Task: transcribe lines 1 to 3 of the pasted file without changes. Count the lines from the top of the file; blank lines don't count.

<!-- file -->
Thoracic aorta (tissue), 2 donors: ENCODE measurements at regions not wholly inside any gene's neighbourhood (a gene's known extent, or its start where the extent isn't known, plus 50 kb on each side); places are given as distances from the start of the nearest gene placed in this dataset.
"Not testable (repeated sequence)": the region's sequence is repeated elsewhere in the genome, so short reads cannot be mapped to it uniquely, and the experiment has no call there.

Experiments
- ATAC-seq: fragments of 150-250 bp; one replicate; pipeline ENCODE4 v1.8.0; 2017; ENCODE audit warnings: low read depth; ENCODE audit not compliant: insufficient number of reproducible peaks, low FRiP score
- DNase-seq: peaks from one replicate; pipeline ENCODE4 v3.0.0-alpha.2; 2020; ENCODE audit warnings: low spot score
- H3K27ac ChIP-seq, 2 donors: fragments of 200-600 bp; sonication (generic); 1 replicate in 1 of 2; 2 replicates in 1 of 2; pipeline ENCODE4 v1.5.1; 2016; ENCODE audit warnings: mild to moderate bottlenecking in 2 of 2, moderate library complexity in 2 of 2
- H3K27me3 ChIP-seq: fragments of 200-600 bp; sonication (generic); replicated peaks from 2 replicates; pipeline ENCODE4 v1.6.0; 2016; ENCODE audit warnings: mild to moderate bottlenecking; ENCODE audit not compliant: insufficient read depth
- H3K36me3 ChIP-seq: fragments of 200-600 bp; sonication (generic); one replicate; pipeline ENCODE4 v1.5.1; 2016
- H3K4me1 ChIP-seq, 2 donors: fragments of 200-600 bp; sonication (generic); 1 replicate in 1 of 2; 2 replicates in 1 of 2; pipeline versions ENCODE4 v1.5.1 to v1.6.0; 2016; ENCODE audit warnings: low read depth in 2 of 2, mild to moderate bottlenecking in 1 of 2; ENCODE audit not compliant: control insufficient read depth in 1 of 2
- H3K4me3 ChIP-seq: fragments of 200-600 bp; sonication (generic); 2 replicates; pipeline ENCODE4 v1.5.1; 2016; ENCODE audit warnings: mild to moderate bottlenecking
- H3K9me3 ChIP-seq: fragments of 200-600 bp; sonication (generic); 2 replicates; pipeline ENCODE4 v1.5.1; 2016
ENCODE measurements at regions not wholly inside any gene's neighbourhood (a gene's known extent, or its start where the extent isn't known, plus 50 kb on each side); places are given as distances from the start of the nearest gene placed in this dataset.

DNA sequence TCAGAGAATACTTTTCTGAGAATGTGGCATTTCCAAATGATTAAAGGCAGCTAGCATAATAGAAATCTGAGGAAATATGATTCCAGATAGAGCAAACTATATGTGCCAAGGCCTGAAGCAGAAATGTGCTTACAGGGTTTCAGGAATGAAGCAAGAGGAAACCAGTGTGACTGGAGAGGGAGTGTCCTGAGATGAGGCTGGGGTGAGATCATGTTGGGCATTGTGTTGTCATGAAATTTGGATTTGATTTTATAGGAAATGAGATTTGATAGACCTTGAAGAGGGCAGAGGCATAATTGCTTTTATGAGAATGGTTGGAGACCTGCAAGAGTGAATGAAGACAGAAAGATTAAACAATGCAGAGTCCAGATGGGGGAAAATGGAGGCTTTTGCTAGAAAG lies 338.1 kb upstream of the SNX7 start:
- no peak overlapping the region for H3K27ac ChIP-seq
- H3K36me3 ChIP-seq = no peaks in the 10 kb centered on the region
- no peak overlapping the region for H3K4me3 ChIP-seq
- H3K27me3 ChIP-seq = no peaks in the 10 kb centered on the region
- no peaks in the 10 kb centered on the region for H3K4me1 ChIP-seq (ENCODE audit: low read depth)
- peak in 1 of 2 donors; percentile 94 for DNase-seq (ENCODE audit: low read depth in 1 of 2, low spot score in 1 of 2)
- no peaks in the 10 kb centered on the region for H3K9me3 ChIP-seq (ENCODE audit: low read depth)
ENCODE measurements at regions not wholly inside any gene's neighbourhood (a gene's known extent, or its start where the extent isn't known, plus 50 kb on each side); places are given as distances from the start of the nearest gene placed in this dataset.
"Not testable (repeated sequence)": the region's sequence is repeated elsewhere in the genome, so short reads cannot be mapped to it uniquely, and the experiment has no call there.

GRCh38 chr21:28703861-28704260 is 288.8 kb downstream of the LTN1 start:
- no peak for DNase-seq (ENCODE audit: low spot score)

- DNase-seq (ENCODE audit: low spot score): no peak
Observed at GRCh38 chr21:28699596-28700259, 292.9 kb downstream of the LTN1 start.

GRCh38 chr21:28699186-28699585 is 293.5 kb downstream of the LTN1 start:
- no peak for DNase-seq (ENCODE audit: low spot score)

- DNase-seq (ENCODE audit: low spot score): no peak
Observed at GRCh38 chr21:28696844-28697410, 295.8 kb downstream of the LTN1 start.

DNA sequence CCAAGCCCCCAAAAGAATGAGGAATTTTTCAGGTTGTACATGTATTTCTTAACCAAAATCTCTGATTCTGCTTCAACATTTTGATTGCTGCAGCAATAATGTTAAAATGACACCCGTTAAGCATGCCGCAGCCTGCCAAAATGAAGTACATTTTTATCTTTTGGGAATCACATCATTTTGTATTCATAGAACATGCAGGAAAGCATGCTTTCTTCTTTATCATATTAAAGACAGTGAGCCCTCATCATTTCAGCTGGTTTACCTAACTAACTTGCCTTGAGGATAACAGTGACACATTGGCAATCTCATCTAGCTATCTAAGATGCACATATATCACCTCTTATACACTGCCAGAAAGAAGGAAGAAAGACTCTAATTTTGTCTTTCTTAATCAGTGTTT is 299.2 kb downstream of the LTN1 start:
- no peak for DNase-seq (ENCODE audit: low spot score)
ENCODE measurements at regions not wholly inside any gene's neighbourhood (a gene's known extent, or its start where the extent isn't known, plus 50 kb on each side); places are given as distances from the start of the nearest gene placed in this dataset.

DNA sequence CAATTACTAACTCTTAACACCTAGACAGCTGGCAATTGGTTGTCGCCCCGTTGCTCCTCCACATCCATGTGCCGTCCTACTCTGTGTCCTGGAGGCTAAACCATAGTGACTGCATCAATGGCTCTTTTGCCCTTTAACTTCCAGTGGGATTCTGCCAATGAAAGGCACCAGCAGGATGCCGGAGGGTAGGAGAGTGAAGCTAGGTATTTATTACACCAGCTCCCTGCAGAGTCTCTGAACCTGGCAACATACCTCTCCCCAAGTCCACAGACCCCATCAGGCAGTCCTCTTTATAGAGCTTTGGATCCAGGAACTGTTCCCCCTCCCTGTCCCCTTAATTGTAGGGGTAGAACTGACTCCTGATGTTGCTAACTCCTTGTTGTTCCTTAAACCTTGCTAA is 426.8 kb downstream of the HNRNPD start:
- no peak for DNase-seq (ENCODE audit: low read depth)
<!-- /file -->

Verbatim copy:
Thoracic aorta (tissue), 2 donors: ENCODE measurements at regions not wholly inside any gene's neighbourhood (a gene's known extent, or its start where the extent isn't known, plus 50 kb on each side); places are given as distances from the start of the nearest gene placed in this dataset.
"Not testable (repeated sequence)": the region's sequence is repeated elsewhere in the genome, so short reads cannot be mapped to it uniquely, and the experiment has no call there.

Experiments